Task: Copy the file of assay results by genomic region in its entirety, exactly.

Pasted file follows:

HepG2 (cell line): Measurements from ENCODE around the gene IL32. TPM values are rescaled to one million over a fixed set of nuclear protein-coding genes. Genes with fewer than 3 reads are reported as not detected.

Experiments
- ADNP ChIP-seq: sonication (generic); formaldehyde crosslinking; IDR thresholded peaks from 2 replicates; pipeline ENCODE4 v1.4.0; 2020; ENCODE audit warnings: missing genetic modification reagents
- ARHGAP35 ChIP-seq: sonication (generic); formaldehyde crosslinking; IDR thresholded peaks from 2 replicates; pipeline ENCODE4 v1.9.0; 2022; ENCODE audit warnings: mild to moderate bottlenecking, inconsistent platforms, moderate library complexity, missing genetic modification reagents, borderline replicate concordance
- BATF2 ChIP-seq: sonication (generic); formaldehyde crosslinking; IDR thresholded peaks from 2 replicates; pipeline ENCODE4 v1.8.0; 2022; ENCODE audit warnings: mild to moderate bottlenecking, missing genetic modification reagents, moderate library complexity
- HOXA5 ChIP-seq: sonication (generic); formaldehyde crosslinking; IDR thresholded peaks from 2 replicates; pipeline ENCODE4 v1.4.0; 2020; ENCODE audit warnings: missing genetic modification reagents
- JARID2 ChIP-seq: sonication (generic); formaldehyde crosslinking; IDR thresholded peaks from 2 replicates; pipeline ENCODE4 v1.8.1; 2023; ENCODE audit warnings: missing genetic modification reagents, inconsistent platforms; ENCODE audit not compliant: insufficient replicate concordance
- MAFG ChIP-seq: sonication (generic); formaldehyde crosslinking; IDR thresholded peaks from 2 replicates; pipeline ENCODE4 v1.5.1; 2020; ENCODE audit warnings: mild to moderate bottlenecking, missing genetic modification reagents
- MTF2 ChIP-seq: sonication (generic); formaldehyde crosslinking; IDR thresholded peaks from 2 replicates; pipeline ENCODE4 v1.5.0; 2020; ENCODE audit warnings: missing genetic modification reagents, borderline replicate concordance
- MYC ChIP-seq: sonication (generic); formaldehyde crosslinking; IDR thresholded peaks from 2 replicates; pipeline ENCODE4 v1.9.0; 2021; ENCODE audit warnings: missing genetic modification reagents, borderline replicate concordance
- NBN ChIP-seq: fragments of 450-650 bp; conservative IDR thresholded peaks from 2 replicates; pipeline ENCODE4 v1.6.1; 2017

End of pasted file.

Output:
HepG2 (cell line): Measurements from ENCODE around the gene IL32. TPM values are rescaled to one million over a fixed set of nuclear protein-coding genes. Genes with fewer than 3 reads are reported as not detected.

Experiments
- ADNP ChIP-seq: sonication (generic); formaldehyde crosslinking; IDR thresholded peaks from 2 replicates; pipeline ENCODE4 v1.4.0; 2020; ENCODE audit warnings: missing genetic modification reagents
- ARHGAP35 ChIP-seq: sonication (generic); formaldehyde crosslinking; IDR thresholded peaks from 2 replicates; pipeline ENCODE4 v1.9.0; 2022; ENCODE audit warnings: mild to moderate bottlenecking, inconsistent platforms, moderate library complexity, missing genetic modification reagents, borderline replicate concordance
- BATF2 ChIP-seq: sonication (generic); formaldehyde crosslinking; IDR thresholded peaks from 2 replicates; pipeline ENCODE4 v1.8.0; 2022; ENCODE audit warnings: mild to moderate bottlenecking, missing genetic modification reagents, moderate library complexity
- HOXA5 ChIP-seq: sonication (generic); formaldehyde crosslinking; IDR thresholded peaks from 2 replicates; pipeline ENCODE4 v1.4.0; 2020; ENCODE audit warnings: missing genetic modification reagents
- JARID2 ChIP-seq: sonication (generic); formaldehyde crosslinking; IDR thresholded peaks from 2 replicates; pipeline ENCODE4 v1.8.1; 2023; ENCODE audit warnings: missing genetic modification reagents, inconsistent platforms; ENCODE audit not compliant: insufficient replicate concordance
- MAFG ChIP-seq: sonication (generic); formaldehyde crosslinking; IDR thresholded peaks from 2 replicates; pipeline ENCODE4 v1.5.1; 2020; ENCODE audit warnings: mild to moderate bottlenecking, missing genetic modification reagents
- MTF2 ChIP-seq: sonication (generic); formaldehyde crosslinking; IDR thresholded peaks from 2 replicates; pipeline ENCODE4 v1.5.0; 2020; ENCODE audit warnings: missing genetic modification reagents, borderline replicate concordance
- MYC ChIP-seq: sonication (generic); formaldehyde crosslinking; IDR thresholded peaks from 2 replicates; pipeline ENCODE4 v1.9.0; 2021; ENCODE audit warnings: missing genetic modification reagents, borderline replicate concordance
- NBN ChIP-seq: fragments of 450-650 bp; conservative IDR thresholded peaks from 2 replicates; pipeline ENCODE4 v1.6.1; 2017